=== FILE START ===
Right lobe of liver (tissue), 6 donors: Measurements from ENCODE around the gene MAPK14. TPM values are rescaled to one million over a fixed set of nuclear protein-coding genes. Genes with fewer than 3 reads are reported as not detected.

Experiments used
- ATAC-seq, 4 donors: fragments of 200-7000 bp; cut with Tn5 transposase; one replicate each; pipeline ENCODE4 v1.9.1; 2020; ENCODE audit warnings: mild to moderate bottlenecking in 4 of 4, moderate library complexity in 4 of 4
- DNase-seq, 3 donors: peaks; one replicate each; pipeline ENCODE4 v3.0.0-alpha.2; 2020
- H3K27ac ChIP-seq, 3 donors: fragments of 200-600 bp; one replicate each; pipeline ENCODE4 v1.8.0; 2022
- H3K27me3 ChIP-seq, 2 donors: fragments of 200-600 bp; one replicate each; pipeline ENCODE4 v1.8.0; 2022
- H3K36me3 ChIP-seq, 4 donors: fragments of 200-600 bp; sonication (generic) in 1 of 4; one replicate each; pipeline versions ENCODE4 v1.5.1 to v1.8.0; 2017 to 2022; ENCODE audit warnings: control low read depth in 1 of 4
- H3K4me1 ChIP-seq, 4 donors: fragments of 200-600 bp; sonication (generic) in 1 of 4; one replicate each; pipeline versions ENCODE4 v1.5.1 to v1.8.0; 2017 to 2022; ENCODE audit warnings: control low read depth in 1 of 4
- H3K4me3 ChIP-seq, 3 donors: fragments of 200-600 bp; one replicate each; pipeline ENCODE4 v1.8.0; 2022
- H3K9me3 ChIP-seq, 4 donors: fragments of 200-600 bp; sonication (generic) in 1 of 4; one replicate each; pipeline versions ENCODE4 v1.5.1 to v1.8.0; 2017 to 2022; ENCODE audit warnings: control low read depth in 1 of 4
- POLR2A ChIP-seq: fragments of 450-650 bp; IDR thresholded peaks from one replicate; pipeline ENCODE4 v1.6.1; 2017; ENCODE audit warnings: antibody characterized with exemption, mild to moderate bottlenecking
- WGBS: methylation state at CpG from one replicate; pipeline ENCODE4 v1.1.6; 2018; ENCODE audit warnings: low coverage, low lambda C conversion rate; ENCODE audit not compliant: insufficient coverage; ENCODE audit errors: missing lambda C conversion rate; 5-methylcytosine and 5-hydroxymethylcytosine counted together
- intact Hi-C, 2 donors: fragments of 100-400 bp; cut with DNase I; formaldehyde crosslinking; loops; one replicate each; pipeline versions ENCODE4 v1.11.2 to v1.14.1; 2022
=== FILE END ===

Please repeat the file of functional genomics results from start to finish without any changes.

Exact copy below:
Right lobe of liver (tissue), 6 donors: Measurements from ENCODE around the gene MAPK14. TPM values are rescaled to one million over a fixed set of nuclear protein-coding genes. Genes with fewer than 3 reads are reported as not detected.

Experiments used
- ATAC-seq, 4 donors: fragments of 200-7000 bp; cut with Tn5 transposase; one replicate each; pipeline ENCODE4 v1.9.1; 2020; ENCODE audit warnings: mild to moderate bottlenecking in 4 of 4, moderate library complexity in 4 of 4
- DNase-seq, 3 donors: peaks; one replicate each; pipeline ENCODE4 v3.0.0-alpha.2; 2020
- H3K27ac ChIP-seq, 3 donors: fragments of 200-600 bp; one replicate each; pipeline ENCODE4 v1.8.0; 2022
- H3K27me3 ChIP-seq, 2 donors: fragments of 200-600 bp; one replicate each; pipeline ENCODE4 v1.8.0; 2022
- H3K36me3 ChIP-seq, 4 donors: fragments of 200-600 bp; sonication (generic) in 1 of 4; one replicate each; pipeline versions ENCODE4 v1.5.1 to v1.8.0; 2017 to 2022; ENCODE audit warnings: control low read depth in 1 of 4
- H3K4me1 ChIP-seq, 4 donors: fragments of 200-600 bp; sonication (generic) in 1 of 4; one replicate each; pipeline versions ENCODE4 v1.5.1 to v1.8.0; 2017 to 2022; ENCODE audit warnings: control low read depth in 1 of 4
- H3K4me3 ChIP-seq, 3 donors: fragments of 200-600 bp; one replicate each; pipeline ENCODE4 v1.8.0; 2022
- H3K9me3 ChIP-seq, 4 donors: fragments of 200-600 bp; sonication (generic) in 1 of 4; one replicate each; pipeline versions ENCODE4 v1.5.1 to v1.8.0; 2017 to 2022; ENCODE audit warnings: control low read depth in 1 of 4
- POLR2A ChIP-seq: fragments of 450-650 bp; IDR thresholded peaks from one replicate; pipeline ENCODE4 v1.6.1; 2017; ENCODE audit warnings: antibody characterized with exemption, mild to moderate bottlenecking
- WGBS: methylation state at CpG from one replicate; pipeline ENCODE4 v1.1.6; 2018; ENCODE audit warnings: low coverage, low lambda C conversion rate; ENCODE audit not compliant: insufficient coverage; ENCODE audit errors: missing lambda C conversion rate; 5-methylcytosine and 5-hydroxymethylcytosine counted together
- intact Hi-C, 2 donors: fragments of 100-400 bp; cut with DNase I; formaldehyde crosslinking; loops; one replicate each; pipeline versions ENCODE4 v1.11.2 to v1.14.1; 2022